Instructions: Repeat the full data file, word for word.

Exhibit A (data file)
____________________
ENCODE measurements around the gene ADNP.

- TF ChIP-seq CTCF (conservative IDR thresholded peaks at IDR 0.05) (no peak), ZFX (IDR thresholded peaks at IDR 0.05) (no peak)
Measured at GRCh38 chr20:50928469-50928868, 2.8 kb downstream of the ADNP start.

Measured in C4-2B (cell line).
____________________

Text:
ENCODE measurements around the gene ADNP.

- TF ChIP-seq CTCF (conservative IDR thresholded peaks at IDR 0.05) (no peak), ZFX (IDR thresholded peaks at IDR 0.05) (no peak)
Measured at GRCh38 chr20:50928469-50928868, 2.8 kb downstream of the ADNP start.

Measured in C4-2B (cell line).